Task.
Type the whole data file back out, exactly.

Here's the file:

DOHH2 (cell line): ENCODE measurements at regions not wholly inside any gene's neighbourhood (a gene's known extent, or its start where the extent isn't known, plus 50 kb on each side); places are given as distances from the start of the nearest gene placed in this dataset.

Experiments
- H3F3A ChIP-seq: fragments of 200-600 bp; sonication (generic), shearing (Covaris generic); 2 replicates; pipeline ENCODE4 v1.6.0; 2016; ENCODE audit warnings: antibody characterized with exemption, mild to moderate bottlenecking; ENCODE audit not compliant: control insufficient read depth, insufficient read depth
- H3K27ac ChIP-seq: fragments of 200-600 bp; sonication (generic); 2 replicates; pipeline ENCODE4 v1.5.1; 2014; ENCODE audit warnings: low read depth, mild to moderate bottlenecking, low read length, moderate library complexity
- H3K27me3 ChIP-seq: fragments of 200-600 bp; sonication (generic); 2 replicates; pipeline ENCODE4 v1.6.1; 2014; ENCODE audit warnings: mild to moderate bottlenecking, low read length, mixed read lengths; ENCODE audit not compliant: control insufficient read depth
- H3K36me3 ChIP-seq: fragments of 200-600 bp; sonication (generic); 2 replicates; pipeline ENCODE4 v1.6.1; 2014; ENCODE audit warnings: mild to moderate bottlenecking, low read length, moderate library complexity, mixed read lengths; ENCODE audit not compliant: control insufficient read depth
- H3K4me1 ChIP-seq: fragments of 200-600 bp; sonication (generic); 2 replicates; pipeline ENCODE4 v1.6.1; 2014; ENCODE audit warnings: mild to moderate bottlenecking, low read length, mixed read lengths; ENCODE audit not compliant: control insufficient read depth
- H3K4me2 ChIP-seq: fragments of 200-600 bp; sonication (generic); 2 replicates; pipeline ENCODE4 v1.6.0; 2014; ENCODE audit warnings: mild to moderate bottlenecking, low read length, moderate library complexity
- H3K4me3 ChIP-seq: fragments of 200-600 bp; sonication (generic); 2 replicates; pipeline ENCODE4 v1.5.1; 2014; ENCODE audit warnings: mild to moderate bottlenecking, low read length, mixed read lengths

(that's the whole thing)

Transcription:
DOHH2 (cell line): ENCODE measurements at regions not wholly inside any gene's neighbourhood (a gene's known extent, or its start where the extent isn't known, plus 50 kb on each side); places are given as distances from the start of the nearest gene placed in this dataset.

Experiments
- H3F3A ChIP-seq: fragments of 200-600 bp; sonication (generic), shearing (Covaris generic); 2 replicates; pipeline ENCODE4 v1.6.0; 2016; ENCODE audit warnings: antibody characterized with exemption, mild to moderate bottlenecking; ENCODE audit not compliant: control insufficient read depth, insufficient read depth
- H3K27ac ChIP-seq: fragments of 200-600 bp; sonication (generic); 2 replicates; pipeline ENCODE4 v1.5.1; 2014; ENCODE audit warnings: low read depth, mild to moderate bottlenecking, low read length, moderate library complexity
- H3K27me3 ChIP-seq: fragments of 200-600 bp; sonication (generic); 2 replicates; pipeline ENCODE4 v1.6.1; 2014; ENCODE audit warnings: mild to moderate bottlenecking, low read length, mixed read lengths; ENCODE audit not compliant: control insufficient read depth
- H3K36me3 ChIP-seq: fragments of 200-600 bp; sonication (generic); 2 replicates; pipeline ENCODE4 v1.6.1; 2014; ENCODE audit warnings: mild to moderate bottlenecking, low read length, moderate library complexity, mixed read lengths; ENCODE audit not compliant: control insufficient read depth
- H3K4me1 ChIP-seq: fragments of 200-600 bp; sonication (generic); 2 replicates; pipeline ENCODE4 v1.6.1; 2014; ENCODE audit warnings: mild to moderate bottlenecking, low read length, mixed read lengths; ENCODE audit not compliant: control insufficient read depth
- H3K4me2 ChIP-seq: fragments of 200-600 bp; sonication (generic); 2 replicates; pipeline ENCODE4 v1.6.0; 2014; ENCODE audit warnings: mild to moderate bottlenecking, low read length, moderate library complexity
- H3K4me3 ChIP-seq: fragments of 200-600 bp; sonication (generic); 2 replicates; pipeline ENCODE4 v1.5.1; 2014; ENCODE audit warnings: mild to moderate bottlenecking, low read length, mixed read lengths